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Radio Bar is a favorite amongst the residents of Mid City. It offers a chill atmosphere with high-back booths for privacy, music voted on by clientele, shuffleboard, and darts and ping pong on the patio. While local beers and happy hour specials are a big draw, lately they’ve seen craft cocktails gaining popularity. DIG sat down with JP Richey, a bartender there, to get his take on this new trend.

When I asked Richey what people are ordering these days, he smiled and answered “a little bit of everything.” But digging deeper, he admitted that he has noticed an upswing in the popularity of unique cocktails. Thursday nights at Radio Bar are even dedicated to some of these, offering seven different classic cocktails for only $6 each.

“People are excited about trying new cocktails,” Richey said. “I think they’re more accessible now, more places are offering drinks like these.”

While Radio Bar offers a large menu, Richey said they are happy to concoct something just for you. The staff loves to play with all the unique ingredients (like Italian artichoke liqueur—what?!) at their disposal. So, if you’re not sure where to start on your cocktail adventure, just let them know.

“If they don’t know what they want, I always begin with an easy question. ‘What spirit would you like?’” Richey said.  “Once I have that answer, I have a starting point and can build something from there.”

When discussing specific drinks, I was quickly lost in the jargon and brand names of cocktail building. A lot goes into learning the trade and I found myself impressed by the staff’s knowledge and passion for their craft.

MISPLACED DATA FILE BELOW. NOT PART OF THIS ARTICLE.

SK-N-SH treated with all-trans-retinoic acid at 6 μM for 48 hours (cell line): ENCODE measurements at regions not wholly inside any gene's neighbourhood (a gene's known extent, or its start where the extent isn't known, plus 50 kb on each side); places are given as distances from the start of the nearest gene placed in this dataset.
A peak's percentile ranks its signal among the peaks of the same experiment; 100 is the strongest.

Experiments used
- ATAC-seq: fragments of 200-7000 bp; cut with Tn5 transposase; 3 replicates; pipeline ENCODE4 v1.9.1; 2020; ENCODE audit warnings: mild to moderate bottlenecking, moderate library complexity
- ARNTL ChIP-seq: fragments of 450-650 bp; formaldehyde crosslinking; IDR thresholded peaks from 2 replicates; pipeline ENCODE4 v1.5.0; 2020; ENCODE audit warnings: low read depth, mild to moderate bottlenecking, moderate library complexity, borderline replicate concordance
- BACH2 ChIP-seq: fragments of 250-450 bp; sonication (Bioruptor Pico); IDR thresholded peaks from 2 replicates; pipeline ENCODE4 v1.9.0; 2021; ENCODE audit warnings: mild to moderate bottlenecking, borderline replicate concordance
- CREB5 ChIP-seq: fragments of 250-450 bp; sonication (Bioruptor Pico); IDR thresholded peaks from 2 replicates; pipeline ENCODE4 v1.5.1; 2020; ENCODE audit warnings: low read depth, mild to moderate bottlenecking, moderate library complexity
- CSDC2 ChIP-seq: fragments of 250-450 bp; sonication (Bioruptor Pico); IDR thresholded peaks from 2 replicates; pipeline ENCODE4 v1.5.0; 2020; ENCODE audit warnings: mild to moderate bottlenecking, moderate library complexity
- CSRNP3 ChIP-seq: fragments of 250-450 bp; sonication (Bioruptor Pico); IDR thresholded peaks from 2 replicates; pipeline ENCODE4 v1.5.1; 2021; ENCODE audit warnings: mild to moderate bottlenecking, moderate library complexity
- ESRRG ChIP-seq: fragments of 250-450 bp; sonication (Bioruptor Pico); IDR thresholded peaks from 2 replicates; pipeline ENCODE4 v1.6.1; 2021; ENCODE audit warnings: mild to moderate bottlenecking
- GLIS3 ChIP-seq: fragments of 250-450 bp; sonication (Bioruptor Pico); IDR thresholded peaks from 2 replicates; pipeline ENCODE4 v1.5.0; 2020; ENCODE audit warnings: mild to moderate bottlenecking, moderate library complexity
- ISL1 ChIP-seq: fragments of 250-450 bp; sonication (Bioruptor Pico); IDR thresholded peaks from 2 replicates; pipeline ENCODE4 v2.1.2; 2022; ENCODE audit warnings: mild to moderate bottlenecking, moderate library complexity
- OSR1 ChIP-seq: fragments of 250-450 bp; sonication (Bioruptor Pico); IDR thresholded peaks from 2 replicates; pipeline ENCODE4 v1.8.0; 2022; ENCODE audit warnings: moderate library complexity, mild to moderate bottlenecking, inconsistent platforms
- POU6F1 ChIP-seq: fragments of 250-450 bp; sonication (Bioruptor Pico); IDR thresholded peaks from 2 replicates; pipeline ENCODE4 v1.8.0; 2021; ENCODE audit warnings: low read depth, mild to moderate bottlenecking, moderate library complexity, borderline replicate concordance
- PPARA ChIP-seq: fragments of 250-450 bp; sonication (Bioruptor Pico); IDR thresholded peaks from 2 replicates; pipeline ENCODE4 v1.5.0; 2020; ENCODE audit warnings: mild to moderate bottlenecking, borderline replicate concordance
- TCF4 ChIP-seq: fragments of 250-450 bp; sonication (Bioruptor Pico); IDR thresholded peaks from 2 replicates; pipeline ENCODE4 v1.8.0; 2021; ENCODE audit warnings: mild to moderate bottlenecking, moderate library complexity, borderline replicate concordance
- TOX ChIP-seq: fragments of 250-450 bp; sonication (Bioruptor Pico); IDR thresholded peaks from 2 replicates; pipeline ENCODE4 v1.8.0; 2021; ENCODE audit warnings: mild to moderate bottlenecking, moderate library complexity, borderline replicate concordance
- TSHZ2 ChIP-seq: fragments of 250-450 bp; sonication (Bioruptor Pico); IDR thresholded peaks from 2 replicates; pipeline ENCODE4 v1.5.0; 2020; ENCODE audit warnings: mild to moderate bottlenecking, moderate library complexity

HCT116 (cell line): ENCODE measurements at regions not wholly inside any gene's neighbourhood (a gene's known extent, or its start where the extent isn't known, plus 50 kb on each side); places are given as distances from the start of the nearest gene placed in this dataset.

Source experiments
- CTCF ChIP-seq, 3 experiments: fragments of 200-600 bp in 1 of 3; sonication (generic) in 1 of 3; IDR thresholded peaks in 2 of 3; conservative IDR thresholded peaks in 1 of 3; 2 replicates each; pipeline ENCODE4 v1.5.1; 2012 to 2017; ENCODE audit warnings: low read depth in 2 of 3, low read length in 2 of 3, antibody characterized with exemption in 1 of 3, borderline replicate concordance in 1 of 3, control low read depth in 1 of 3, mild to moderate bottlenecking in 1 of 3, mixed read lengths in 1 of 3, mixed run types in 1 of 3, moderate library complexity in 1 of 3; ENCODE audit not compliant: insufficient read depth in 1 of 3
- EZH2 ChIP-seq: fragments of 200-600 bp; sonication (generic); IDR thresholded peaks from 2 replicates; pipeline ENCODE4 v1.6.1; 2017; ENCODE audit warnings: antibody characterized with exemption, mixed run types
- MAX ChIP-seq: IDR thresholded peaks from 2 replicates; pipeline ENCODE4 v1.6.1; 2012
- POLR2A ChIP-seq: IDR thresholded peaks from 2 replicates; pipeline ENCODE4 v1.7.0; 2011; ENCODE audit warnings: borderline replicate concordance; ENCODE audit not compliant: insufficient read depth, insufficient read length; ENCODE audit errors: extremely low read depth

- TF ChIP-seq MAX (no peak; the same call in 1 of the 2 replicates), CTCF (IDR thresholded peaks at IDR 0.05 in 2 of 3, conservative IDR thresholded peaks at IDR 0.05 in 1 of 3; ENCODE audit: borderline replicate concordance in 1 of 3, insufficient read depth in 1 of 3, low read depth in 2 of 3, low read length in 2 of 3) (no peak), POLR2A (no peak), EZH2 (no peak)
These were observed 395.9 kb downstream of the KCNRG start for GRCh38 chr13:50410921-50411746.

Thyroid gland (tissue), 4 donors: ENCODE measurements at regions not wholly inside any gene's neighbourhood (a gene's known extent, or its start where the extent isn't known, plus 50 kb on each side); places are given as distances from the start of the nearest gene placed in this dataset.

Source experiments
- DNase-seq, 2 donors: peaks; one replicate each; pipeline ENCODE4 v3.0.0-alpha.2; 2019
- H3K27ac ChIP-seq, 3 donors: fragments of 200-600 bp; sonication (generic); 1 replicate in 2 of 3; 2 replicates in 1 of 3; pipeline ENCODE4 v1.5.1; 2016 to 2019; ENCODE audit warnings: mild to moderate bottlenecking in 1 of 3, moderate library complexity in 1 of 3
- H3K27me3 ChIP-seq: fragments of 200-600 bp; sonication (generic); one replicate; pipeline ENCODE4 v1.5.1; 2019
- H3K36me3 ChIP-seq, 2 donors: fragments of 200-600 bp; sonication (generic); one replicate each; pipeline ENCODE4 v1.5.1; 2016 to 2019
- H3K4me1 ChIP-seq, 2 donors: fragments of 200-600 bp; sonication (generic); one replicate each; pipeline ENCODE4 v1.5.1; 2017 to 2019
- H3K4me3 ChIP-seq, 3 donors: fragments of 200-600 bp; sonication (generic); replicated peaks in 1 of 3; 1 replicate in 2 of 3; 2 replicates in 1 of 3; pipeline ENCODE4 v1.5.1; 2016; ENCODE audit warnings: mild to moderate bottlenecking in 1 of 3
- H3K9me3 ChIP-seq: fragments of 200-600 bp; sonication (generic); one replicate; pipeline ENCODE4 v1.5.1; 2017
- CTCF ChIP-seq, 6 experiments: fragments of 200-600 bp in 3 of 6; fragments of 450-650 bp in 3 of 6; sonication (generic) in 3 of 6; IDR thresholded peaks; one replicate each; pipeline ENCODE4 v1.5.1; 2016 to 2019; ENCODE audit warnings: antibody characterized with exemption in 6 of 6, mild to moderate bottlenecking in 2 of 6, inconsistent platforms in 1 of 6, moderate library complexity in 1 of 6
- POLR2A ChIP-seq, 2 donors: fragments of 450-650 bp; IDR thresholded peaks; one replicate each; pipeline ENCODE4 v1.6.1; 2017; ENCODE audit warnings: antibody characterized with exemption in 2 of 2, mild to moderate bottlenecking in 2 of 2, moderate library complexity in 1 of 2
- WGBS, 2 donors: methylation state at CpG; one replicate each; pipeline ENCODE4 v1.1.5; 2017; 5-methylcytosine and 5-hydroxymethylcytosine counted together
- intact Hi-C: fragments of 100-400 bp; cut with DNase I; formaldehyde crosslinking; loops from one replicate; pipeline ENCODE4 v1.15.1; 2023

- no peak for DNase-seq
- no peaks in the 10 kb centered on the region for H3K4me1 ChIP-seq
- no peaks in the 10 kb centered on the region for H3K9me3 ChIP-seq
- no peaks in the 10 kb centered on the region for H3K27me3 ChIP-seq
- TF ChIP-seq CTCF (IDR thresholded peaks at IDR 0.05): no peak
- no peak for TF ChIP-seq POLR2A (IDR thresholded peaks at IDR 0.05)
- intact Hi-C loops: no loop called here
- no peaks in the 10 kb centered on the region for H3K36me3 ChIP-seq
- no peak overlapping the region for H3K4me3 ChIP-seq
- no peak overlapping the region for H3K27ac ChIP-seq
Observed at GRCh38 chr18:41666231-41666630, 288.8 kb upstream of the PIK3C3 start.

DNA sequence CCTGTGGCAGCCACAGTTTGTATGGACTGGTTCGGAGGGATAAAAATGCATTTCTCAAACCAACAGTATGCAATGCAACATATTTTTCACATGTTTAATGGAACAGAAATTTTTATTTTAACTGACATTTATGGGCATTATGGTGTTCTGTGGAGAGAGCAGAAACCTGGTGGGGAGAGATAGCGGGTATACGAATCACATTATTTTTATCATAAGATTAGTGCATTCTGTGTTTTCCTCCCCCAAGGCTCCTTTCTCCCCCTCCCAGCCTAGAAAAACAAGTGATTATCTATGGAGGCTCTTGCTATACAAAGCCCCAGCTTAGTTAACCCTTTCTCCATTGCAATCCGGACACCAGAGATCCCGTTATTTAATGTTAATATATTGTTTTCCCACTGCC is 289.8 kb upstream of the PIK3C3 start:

“The secret to making any cocktail is consistency,” Richey said. “A lot of people look down on the jigger for measuring, but it’s key. It’s a way to make sure that I’m being precise, so that the drink tastes the same for every guest.”

Richey mentions that another important factor for a great cocktail is having fresh ingredients—and Radio Bar does. From the bowl of citrus fruits on the bar, to the agave nectar and hand-squeezed lemon juice, everything is as fresh as possible.

After our chat, Richey invited me behind the bar to school me in the ways of the cocktail. He took me step by step through the process of five different drinks and I can tell you that it’s a lot harder than these professionals make it look. The number of ingredients, the tools, the correct glass—all of these things are important for the taste and presentation of each cocktail.

Here’s a quick breakdown of what I learned. First, you determine which glass the drink goes in. After choosing the correct one, you usually fill it with ice and water to chill the glass. Use a separate tumbler to pour your ingredients in, measuring each one precisely for consistency. If your cocktail includes bar sugar and foamer (superfine sugar that dissolves quickly with powdered egg whites to produce a bit of frothiness), you stir with your bar spoon until dissolved. Fill the tumbler with ice, wedge your metal shaker over the top so that it’s nice and snug, and give it a good shake to blend all the ingredients together. Next, dump the ice and water from your chilled glass and strain your mix into the glass. The final touch is whatever creative garnish you’d like to include. Voila! You’ve created a cocktail like a pro.

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